4. Maintain your visibility remotely: As we transition to what is likely to be an ever-more hybrid new era of work, you may find it more difficult to increase your ‘visibility’ in the workplace. You may not be physically in the office as often and may not therefore be interacting face-to-face at the same level, building relationships in the same way as you once were. It will therefore be especially vital to routinely and regularly communicate with your manager and colleagues, particularly about the specific projects you’re working on, but also about successes and milestones achieved – including any feedback you’ve had from your key stakeholders. When it comes to improving your visibility with your boss, don’t be afraid of a little self-promotion – you must get comfortable speaking out about your successes and achievements. You may also choose to send your manager a weekly summary outlining all the tasks that you have completed, and the results generated to date. When you do so, draw attention to the tangible results as evidence of the impact you have made. It may also be a good idea to proactively schedule regular catch up meetings, if they aren’t in the diary already. Communicating regular updates will also assist with your preparation for your next performance review, so that you don’t forget what you have achieved in these recent, busy months.
5. Build and strengthen relationships with key internal influencers: Identify the people within your organisation who have previously been an ally for your career development, and who may be so in the future. Consider asking them to be your mentor or for their thoughts on how the organisation is likely to change in the future, and how they recommend you go about adapting. In return, go the extra mile to help them whenever you can, crediting them for their work and thanking them for their help. Also, don’t hesitate to network within your business, including introducing yourself to new starters and positioning yourself as their ally from the outset – even if only remotely – they will remember you for it.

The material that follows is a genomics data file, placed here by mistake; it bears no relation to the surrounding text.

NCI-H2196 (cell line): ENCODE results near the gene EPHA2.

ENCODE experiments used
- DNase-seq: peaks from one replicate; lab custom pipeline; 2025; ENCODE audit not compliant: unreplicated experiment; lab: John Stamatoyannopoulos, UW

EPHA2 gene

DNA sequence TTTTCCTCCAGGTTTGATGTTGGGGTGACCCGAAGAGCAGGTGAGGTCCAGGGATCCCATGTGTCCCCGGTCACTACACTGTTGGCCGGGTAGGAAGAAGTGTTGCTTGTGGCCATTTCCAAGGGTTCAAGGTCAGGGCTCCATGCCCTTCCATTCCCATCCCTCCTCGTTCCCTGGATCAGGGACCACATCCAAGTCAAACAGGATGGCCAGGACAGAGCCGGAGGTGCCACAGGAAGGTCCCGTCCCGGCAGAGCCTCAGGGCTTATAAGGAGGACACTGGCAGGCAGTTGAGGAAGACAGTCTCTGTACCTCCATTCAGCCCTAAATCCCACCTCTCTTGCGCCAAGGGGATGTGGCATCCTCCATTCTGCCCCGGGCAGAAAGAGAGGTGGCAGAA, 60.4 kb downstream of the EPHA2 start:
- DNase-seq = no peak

6. Understand how performance will be measured in the new world of work: As many organisations change both where they work and how they work in light of COVID-19, traditional performance metrics and targets may need to be reviewed and refreshed. It’s crucial to grasp an understanding of this at an early stage, so that you can work towards the latest metrics and targets, including refocusing on specific areas if needed. Understanding what future performance metrics will be will also allow you to determine whether you are doing a good job, or are capable of doing so, and in which areas you may need to make improvements. It’s also a good idea to find out whether or not your previous, pre-COVID performance appraisal processes will still remain in place, or if these will change too.
7. Don’t try to be a solo superstar: You may be working well as part of a ‘hybrid office’ arrangement – whereby some team members are in the office and others work from home – or even completely remotely, but you must never forget that ultimately you are part of a wider team. You are a key part of a team that is working together to achieve a common goal. So, it’s important that you remind yourself of that – always have your collective end-goal in the back of your mind. The success of a team is never down to the contribution of one person, so you should be aiming to turn your team into a collective of “we” thinkers, rather than “me” thinkers – a team motivated and guided by the same shared goal. This, in turn, will serve your individual career goals much better than trying to be the ‘solo superstar’.